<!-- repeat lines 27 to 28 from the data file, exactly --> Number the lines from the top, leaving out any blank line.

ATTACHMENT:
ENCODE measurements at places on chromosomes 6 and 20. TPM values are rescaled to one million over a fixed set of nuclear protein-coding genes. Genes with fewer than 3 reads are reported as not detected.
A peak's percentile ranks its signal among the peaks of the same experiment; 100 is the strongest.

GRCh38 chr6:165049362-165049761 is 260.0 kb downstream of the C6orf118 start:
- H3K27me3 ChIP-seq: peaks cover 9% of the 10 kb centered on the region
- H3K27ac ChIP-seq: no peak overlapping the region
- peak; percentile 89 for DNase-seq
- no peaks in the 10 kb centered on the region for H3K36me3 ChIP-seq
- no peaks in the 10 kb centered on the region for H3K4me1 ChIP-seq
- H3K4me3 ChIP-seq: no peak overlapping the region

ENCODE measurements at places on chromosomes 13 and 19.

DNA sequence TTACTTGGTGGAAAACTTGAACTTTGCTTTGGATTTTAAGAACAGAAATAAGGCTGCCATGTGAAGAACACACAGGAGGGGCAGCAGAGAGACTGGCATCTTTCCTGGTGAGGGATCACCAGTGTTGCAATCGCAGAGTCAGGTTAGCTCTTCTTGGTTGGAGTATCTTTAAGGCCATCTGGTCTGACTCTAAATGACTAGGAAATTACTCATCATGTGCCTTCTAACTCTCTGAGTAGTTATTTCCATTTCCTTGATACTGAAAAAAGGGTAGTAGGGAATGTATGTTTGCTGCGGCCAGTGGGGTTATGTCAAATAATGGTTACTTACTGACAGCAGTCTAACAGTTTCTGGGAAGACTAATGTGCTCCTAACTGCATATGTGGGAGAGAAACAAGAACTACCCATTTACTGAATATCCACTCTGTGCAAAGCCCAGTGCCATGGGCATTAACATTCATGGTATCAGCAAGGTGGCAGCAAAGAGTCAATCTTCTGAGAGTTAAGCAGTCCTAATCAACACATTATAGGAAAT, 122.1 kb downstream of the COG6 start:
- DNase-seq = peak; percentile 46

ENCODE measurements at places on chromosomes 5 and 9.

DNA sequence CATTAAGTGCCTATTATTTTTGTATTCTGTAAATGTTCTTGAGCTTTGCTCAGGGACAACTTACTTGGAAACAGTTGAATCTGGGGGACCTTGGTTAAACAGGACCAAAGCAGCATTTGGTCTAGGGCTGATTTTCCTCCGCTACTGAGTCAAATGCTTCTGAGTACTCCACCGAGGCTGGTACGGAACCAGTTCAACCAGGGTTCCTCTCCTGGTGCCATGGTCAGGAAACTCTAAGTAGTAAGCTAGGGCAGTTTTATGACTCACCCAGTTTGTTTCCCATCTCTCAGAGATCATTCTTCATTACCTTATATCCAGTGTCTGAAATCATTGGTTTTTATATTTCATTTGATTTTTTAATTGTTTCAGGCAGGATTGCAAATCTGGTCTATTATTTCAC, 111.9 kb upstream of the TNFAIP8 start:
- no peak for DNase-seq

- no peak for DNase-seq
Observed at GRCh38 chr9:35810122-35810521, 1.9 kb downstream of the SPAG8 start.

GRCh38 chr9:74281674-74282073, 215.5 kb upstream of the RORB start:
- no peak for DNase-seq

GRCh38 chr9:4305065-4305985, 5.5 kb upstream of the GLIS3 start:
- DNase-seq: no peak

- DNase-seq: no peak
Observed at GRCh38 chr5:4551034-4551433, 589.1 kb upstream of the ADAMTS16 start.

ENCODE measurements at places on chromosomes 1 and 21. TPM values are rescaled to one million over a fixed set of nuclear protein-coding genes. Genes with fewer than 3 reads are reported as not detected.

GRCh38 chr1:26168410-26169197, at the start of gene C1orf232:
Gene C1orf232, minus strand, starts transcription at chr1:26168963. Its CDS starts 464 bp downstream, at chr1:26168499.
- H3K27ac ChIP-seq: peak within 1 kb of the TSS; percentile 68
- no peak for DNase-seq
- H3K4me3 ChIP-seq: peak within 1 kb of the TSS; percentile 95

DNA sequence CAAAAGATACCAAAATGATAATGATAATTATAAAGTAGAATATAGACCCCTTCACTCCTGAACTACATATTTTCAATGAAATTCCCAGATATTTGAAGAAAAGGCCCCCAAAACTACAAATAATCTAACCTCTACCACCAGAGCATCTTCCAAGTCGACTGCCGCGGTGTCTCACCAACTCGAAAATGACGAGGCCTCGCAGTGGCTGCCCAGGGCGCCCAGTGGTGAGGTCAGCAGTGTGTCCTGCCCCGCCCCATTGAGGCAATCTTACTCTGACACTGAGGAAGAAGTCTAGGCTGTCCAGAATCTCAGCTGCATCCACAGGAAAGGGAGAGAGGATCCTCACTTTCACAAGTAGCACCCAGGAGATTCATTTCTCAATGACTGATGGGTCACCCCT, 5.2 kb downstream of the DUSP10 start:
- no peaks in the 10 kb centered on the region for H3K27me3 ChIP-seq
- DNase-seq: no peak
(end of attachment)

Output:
- H3K27ac ChIP-seq: peak within 1 kb of the TSS; percentile 68
- no peak for DNase-seq